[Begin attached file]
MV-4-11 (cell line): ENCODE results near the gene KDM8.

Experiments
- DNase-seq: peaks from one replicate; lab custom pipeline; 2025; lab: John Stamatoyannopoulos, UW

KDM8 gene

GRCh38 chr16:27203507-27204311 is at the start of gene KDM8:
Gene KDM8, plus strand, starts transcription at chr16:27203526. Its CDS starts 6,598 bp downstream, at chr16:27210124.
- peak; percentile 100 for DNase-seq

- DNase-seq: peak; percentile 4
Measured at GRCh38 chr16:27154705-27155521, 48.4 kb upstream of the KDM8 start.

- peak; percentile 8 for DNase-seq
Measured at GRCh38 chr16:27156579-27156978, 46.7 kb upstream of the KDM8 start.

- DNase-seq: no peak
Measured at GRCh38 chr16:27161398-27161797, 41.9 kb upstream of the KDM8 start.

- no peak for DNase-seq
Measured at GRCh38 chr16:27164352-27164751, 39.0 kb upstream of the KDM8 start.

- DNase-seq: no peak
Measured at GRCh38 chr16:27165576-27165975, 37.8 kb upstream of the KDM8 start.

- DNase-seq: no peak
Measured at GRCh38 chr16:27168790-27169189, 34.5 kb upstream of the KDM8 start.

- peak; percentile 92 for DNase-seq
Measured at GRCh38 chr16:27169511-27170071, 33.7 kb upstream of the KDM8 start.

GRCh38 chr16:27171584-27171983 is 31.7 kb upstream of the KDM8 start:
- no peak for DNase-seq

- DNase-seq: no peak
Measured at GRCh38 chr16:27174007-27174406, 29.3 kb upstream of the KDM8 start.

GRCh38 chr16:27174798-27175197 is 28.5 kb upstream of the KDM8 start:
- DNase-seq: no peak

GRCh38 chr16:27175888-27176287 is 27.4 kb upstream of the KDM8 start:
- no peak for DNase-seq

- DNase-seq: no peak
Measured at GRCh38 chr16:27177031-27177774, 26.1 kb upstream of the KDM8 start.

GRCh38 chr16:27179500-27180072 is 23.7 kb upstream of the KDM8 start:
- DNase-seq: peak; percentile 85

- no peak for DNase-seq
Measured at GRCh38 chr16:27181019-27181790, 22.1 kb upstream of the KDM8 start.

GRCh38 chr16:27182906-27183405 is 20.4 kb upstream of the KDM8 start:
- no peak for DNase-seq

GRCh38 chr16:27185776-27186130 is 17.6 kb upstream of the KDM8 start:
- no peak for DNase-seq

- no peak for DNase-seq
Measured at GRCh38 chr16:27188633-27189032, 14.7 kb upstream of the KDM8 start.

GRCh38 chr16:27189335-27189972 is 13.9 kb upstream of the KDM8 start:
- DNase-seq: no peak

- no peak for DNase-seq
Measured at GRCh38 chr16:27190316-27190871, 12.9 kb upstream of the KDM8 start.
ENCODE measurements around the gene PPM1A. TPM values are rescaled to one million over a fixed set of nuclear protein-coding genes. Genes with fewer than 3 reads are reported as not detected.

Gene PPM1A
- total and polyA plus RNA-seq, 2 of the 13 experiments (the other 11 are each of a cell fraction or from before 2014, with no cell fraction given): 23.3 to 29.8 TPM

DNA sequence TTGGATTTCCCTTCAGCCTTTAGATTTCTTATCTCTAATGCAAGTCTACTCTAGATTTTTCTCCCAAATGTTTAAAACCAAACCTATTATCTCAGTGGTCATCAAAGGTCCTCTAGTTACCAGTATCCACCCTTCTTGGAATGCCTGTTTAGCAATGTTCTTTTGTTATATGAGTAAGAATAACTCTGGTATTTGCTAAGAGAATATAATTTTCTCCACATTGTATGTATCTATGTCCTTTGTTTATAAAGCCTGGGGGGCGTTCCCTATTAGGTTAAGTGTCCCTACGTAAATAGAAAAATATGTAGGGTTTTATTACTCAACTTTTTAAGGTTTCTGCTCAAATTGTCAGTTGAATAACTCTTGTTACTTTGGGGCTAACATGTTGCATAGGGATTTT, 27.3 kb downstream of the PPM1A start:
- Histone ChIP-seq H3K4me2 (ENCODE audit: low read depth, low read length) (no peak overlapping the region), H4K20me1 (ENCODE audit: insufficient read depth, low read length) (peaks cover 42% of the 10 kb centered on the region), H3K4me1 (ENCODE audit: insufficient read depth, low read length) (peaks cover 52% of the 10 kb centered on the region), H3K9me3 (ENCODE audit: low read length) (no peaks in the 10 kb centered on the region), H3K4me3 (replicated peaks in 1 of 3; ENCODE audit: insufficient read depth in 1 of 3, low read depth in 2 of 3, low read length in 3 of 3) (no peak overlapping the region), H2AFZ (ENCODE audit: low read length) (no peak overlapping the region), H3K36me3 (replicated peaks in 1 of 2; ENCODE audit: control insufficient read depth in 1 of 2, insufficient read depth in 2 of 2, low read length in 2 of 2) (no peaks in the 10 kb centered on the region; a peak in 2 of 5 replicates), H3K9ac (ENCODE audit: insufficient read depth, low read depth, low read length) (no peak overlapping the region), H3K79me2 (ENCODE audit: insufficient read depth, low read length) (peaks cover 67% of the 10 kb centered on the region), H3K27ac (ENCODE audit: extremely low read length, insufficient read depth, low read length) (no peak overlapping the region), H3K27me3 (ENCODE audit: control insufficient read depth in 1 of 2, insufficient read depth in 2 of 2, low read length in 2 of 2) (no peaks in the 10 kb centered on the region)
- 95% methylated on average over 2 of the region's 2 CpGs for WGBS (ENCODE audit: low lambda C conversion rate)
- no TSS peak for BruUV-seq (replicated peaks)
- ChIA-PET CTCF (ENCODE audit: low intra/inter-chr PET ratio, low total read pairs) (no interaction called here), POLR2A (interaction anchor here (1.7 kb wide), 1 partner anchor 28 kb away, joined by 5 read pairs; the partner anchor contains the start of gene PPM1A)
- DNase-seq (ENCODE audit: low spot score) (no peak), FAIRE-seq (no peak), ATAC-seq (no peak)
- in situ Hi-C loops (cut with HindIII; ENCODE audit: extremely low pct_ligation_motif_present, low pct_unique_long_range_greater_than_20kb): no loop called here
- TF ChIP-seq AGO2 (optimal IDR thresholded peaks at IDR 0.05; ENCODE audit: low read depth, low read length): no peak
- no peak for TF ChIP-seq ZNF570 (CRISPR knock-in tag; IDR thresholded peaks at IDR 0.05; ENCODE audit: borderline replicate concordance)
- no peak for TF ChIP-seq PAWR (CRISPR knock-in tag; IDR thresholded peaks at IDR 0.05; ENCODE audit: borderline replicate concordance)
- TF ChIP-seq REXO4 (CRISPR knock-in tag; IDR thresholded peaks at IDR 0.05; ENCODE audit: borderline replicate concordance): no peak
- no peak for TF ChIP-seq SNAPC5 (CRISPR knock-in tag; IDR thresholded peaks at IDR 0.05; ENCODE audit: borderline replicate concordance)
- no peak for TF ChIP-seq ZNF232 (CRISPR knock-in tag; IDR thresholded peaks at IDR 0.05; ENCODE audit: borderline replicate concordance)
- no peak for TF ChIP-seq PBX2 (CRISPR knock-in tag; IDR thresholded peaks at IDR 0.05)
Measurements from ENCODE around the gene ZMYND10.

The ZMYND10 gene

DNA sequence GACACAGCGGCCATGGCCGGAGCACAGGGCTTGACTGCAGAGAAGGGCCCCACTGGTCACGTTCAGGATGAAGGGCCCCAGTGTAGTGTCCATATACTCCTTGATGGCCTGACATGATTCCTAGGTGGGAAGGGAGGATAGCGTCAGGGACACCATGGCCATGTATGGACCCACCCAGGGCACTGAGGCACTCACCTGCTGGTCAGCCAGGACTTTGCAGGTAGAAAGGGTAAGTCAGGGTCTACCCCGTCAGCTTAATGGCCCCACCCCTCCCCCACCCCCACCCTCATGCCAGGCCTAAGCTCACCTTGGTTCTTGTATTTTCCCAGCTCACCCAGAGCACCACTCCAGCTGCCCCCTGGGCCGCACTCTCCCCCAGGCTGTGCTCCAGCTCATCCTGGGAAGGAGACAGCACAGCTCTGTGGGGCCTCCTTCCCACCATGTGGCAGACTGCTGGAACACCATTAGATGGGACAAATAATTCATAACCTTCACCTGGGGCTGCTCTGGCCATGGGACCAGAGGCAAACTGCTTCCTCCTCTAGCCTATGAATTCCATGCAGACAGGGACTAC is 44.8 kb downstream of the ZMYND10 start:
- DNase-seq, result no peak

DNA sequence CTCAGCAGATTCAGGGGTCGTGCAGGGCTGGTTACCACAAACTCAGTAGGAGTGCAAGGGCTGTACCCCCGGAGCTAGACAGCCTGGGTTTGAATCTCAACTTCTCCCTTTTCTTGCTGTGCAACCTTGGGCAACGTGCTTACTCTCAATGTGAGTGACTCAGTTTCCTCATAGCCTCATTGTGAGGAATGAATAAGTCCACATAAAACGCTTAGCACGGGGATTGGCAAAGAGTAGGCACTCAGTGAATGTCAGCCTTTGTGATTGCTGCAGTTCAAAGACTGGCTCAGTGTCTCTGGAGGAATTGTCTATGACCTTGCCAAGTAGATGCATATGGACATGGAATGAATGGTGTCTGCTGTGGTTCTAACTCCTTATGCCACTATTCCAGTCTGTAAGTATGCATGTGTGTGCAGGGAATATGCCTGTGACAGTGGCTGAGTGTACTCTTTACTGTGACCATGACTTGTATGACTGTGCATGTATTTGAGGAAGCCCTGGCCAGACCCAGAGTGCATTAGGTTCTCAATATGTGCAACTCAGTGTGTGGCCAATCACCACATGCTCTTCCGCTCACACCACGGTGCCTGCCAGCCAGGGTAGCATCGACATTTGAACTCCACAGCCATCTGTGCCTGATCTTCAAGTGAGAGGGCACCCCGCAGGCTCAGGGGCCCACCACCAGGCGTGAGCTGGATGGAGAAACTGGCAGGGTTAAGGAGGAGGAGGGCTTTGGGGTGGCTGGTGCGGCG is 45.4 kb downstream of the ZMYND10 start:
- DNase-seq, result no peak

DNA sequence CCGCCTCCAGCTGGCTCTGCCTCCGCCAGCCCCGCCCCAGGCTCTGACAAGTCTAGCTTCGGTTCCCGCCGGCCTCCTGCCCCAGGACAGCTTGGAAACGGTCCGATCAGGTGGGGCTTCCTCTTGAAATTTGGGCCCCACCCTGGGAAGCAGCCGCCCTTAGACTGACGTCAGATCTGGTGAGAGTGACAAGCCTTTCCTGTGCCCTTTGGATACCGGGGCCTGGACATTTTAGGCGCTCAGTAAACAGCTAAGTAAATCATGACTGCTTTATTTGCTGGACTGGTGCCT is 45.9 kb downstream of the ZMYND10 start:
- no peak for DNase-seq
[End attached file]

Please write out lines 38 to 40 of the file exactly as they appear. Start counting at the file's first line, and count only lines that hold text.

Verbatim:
GRCh38 chr16:27185776-27186130 is 17.6 kb upstream of the KDM8 start:
- no peak for DNase-seq

- no peak for DNase-seq